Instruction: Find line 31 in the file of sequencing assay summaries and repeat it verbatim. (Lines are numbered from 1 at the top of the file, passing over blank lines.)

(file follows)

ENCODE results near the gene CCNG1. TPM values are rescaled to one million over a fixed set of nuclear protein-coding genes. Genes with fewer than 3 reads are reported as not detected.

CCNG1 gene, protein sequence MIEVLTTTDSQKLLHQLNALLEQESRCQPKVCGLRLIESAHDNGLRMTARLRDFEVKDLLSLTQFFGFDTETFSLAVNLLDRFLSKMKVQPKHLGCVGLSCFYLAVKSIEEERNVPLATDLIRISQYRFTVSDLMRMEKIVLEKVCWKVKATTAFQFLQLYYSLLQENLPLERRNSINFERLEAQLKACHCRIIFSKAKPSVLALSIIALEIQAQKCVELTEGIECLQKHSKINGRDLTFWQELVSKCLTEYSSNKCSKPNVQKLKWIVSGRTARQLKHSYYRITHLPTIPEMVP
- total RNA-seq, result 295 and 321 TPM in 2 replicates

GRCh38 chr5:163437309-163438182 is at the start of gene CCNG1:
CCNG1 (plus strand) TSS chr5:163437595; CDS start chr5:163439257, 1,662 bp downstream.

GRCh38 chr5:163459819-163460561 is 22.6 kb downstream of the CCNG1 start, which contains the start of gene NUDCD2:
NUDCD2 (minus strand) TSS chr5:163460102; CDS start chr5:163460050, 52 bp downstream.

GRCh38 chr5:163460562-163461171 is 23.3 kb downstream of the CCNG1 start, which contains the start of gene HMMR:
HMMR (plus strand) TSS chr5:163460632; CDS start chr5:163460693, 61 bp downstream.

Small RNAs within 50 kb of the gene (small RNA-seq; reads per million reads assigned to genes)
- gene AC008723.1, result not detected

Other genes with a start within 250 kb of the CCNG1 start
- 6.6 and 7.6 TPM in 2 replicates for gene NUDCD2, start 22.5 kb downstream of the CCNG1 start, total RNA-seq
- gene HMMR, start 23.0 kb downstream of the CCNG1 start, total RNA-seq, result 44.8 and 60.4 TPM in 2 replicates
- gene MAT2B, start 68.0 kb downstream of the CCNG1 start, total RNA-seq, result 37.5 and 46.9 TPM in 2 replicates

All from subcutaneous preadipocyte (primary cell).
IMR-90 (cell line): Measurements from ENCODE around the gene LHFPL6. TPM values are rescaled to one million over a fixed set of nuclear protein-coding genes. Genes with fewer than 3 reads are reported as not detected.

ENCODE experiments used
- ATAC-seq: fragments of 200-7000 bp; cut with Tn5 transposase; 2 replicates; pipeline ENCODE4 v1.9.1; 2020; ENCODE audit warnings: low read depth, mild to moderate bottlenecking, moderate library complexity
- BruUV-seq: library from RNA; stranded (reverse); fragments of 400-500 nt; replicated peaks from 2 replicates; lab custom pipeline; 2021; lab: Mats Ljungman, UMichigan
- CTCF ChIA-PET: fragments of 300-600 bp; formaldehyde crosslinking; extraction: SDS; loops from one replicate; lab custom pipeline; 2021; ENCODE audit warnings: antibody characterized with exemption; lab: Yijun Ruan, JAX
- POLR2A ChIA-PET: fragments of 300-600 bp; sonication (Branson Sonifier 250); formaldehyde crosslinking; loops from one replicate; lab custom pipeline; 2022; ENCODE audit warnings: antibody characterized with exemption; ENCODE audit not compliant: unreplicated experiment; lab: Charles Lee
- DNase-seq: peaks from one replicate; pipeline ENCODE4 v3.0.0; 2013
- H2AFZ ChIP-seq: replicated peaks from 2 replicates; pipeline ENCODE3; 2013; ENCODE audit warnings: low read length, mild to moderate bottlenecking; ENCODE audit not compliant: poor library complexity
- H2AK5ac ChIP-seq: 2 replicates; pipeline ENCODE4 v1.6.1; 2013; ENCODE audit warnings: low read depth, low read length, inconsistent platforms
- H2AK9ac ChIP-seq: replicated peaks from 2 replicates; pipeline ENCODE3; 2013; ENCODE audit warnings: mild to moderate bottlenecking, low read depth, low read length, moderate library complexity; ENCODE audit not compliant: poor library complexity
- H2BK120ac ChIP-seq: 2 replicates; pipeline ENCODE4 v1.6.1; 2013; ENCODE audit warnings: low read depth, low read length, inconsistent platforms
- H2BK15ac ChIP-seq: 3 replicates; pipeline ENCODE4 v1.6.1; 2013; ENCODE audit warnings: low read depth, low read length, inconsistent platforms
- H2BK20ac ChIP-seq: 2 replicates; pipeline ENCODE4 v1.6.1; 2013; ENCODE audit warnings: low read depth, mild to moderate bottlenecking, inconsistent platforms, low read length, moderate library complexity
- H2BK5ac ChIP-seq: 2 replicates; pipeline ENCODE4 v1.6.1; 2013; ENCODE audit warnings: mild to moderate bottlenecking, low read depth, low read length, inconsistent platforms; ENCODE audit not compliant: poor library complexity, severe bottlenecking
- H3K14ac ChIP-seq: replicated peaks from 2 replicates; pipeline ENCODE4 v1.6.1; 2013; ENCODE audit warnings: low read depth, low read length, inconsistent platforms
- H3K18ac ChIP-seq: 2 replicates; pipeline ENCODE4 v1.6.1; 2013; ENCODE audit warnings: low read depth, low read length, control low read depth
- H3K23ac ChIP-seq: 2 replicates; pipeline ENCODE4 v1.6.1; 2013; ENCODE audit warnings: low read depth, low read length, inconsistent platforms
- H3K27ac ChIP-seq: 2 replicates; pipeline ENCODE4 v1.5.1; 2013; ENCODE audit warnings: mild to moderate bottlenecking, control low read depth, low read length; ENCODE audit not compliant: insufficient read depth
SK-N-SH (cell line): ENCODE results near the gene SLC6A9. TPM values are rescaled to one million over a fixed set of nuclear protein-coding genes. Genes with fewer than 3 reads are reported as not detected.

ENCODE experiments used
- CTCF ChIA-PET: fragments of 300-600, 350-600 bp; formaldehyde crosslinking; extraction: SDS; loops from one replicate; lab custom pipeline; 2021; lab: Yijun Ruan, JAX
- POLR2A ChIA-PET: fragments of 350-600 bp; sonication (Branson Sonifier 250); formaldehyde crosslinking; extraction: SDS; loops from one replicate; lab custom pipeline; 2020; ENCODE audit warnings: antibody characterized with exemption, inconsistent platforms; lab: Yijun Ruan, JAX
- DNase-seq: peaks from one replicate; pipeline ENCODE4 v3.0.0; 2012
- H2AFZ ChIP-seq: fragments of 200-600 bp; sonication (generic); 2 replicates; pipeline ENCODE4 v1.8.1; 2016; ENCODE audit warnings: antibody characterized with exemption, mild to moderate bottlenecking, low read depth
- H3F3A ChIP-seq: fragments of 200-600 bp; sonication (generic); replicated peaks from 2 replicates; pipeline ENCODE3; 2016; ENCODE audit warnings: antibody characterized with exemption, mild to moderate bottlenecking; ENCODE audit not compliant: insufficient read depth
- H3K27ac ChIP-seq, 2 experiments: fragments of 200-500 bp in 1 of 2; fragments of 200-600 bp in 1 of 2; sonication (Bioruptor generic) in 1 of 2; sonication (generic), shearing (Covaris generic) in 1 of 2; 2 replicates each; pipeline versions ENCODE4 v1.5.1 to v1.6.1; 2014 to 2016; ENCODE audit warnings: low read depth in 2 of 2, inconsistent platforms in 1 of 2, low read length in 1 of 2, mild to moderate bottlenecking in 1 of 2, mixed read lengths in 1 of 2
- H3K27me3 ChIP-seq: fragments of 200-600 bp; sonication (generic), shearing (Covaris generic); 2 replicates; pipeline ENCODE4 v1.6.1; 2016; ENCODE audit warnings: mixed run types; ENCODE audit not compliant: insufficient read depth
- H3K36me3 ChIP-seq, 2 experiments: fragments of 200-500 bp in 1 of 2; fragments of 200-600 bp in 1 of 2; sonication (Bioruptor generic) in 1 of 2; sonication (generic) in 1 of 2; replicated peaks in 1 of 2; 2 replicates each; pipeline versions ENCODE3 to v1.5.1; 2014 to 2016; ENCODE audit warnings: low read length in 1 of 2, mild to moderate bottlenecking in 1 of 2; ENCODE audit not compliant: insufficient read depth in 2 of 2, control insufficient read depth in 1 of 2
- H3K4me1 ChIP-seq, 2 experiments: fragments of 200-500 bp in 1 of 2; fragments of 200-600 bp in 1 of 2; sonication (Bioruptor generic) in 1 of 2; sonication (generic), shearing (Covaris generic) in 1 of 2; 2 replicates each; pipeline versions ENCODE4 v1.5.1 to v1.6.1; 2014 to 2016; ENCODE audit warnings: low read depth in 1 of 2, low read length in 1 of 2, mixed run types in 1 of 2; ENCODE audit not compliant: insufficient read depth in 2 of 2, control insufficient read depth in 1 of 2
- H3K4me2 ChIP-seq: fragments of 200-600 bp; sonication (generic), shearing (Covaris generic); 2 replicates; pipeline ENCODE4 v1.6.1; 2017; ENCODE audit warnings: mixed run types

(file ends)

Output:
- H3K14ac ChIP-seq: replicated peaks from 2 replicates; pipeline ENCODE4 v1.6.1; 2013; ENCODE audit warnings: low read depth, low read length, inconsistent platforms